Search results

Performing 'heroic' and 'stoic' masculinities
Juliette Pattinson

negative about his rather passive contribution. While other veterans recall comradeship and adrenaline stimulated by tense excitement, Beauclerk presents them as an acknowledged and regretted absence. He craved for that kind of activity but he did not experience it and he felt somewhat cheated by the fact that despite undertaking a risky job, he had none of the compensations which others experienced. Where he got his sense of what he was missing is unclear. Perhaps it was from Poirier, or from the messages about parachute drops that he passed on, or possibly it was a

in Behind Enemy Lines
Abstract only
Paul Kelemen

Zionist labour movement and the Labour Party. The two labour organisations’ brand of social democracy had much in common and there developed between them, through frequent contact, a sense of comradeship. In 1946, following the British army’s arrest of 2,000 Jerusalem-based officials of various Zionist organisations, including the executive of the Jewish Agency, Michael Foot pleaded: ‘the people who are accused by the Government of instituting violence against law and order are men we know well, men who have come to our Socialist conferences, and who are colleagues of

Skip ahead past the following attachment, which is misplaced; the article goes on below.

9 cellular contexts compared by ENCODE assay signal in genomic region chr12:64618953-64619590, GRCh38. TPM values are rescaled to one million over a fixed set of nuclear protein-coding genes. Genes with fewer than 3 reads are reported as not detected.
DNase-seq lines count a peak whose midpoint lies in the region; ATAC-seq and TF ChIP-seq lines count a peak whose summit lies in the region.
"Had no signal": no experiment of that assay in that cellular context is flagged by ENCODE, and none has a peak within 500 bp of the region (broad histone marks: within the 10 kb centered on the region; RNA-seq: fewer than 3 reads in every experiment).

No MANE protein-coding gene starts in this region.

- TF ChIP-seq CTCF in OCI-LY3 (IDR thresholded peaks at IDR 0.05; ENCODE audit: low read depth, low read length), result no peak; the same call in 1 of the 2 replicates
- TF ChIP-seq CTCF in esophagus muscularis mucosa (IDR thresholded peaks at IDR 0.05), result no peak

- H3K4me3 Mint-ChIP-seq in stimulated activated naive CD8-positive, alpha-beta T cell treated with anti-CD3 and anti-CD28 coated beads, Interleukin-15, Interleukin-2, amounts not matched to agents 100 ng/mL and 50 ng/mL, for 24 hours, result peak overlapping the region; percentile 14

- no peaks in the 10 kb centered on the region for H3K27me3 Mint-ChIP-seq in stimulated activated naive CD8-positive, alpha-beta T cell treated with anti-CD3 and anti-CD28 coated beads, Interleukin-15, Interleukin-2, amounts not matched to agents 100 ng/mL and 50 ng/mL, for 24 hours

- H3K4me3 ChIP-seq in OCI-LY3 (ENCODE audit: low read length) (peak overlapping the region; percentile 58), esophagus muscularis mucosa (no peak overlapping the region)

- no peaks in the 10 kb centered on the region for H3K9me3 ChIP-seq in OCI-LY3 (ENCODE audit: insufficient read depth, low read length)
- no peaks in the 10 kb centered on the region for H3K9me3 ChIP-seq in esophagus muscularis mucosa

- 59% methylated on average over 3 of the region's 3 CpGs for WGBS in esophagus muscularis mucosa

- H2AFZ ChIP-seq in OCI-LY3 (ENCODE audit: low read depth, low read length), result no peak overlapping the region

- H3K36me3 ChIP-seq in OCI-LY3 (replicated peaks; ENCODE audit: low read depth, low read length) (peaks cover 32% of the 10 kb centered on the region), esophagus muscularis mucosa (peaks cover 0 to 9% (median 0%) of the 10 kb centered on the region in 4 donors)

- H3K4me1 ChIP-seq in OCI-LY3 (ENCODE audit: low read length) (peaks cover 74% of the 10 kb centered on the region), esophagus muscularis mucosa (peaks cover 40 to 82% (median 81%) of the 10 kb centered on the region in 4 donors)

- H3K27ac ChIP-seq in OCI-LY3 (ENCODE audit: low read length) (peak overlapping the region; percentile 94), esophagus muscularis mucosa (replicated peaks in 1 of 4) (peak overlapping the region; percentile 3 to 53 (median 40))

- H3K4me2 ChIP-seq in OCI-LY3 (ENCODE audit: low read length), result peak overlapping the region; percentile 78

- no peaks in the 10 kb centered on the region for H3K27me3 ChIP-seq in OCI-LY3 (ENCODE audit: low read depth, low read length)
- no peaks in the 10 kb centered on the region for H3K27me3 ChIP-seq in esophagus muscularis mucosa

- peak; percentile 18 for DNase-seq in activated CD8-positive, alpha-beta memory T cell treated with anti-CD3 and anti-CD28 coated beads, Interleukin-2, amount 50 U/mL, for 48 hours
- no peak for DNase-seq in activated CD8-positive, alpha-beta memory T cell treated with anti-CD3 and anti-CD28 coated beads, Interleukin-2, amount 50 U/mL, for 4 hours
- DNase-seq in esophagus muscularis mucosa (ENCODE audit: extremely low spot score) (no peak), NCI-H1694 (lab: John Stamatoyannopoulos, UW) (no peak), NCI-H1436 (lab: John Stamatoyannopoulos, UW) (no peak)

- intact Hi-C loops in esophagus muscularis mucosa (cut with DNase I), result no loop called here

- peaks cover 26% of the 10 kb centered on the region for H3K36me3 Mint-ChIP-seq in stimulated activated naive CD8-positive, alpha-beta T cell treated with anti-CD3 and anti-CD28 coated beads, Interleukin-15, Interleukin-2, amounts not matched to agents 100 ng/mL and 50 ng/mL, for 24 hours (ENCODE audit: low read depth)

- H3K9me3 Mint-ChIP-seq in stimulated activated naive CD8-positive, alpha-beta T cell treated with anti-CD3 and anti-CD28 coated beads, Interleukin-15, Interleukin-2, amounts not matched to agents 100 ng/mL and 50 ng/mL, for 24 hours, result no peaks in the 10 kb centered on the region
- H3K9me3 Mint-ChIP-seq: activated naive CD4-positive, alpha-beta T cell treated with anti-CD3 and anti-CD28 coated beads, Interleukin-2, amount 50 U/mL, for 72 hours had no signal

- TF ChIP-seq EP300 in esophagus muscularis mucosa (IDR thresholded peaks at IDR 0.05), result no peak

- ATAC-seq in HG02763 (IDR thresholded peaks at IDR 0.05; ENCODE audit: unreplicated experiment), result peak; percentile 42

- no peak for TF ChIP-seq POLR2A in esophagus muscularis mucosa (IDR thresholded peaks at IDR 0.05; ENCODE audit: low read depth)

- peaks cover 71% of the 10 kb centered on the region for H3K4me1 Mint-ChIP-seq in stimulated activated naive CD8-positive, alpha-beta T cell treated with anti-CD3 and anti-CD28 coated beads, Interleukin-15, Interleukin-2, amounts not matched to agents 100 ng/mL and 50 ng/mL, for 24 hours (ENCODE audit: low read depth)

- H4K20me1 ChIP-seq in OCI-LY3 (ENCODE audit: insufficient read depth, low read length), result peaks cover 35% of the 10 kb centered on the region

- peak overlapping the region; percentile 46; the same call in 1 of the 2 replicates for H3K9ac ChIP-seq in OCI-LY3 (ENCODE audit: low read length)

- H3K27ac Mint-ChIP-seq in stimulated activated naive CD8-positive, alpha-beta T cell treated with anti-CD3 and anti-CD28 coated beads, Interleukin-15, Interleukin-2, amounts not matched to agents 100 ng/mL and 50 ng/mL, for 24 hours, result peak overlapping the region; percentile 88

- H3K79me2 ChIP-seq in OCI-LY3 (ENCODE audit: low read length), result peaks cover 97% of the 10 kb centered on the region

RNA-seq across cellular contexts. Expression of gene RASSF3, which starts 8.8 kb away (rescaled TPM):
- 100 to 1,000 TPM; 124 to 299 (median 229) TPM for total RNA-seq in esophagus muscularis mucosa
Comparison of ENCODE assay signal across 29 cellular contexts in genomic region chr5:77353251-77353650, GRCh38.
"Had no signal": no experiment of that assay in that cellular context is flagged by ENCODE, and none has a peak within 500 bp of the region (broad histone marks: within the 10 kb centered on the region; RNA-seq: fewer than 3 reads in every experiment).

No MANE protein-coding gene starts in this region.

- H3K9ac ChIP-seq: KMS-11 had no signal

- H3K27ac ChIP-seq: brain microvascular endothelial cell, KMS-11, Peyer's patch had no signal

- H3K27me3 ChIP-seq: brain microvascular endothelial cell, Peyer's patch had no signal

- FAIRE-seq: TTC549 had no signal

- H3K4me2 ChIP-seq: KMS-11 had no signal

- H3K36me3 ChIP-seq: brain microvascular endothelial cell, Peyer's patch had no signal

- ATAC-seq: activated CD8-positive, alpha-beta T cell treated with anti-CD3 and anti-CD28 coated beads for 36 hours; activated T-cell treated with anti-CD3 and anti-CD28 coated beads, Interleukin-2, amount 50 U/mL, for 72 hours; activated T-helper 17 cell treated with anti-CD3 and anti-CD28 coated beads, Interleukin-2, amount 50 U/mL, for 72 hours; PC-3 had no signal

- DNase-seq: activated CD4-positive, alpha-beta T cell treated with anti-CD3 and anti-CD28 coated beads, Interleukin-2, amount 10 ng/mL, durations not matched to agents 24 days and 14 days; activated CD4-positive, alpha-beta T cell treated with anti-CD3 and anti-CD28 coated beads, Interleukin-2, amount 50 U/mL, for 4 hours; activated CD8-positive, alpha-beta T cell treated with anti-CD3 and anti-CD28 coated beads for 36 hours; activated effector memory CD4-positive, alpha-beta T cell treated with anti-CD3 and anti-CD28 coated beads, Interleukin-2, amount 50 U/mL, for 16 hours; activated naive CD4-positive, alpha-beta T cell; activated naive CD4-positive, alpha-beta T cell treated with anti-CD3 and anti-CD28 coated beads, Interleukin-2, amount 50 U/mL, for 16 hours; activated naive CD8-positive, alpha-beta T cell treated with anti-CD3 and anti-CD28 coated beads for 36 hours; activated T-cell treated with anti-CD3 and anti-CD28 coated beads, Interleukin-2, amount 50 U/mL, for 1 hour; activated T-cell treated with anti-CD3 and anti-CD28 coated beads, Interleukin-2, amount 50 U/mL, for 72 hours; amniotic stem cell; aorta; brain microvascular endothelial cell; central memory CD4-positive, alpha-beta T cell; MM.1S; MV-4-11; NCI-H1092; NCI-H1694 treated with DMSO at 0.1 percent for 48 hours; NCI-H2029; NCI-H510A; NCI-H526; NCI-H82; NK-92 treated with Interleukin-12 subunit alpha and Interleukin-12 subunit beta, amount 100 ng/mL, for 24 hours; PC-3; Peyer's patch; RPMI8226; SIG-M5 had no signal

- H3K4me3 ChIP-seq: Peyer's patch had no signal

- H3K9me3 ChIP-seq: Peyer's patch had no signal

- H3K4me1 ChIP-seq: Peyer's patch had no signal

in The British left and Zionism
Abstract only
Tanya Cheadle

men revelling in ‘smashing up the intellectual and moral furniture of their parents’, with ‘the snapping of apron-strings’ causing ‘consternation in many a decent household’.19 For some English progressives, this will have carried resonance, Edward  5  SEXUAL PROGRESSIVES Carpenter, for example, recollecting his upbringing in upper middle-class Brighton as a monotonous and vacuous round of shopping, gossiping and socialising, a world he escaped for Whitmanesque comradeship and naked air bathing in a rural retreat near Sheffield.20 In Scotland, however, the

in Sexual progressives
Abstract only
Competing visions of the Home Guard
Penny Summerfield and Corinna Peniston-Bird

, were marching in the Home Guard’s ‘democratic ranks’. The Home Guard, according to Grigg, was ‘Britain incarnate, an epitome of British character in its gift for comradeship in trouble, its resourcefulness at need, its deep love of its own land, and its surging anger at the thought that any invader should set foot on our soil’.12 Sir Edward Grigg’s speech offered a stirring portrayal of the Home Guard as the essence of national identity. Its omissions, however, should not be overlooked. Firstly, it was unashamedly nationalist: the contest evoked was a British one, to

in Contesting home defence
Abstract only
Spyros Tsoutsoumpis

combat and everyday life. However, these were not enough to sustain them as the conflict became a brutal civil war and the guerrillas found themselves fighting against the much more determined and well-trained Wehrmacht troops. The guerrilla organisations responded to these challenges by adopting increasingly stern disciplinary measures. These actions were often sufficient to stem the tide of desertion and restore discipline; however, they also bred resentment among the guerrillas and undermined the ties of comradeship that had characterised the guerrilla bands up this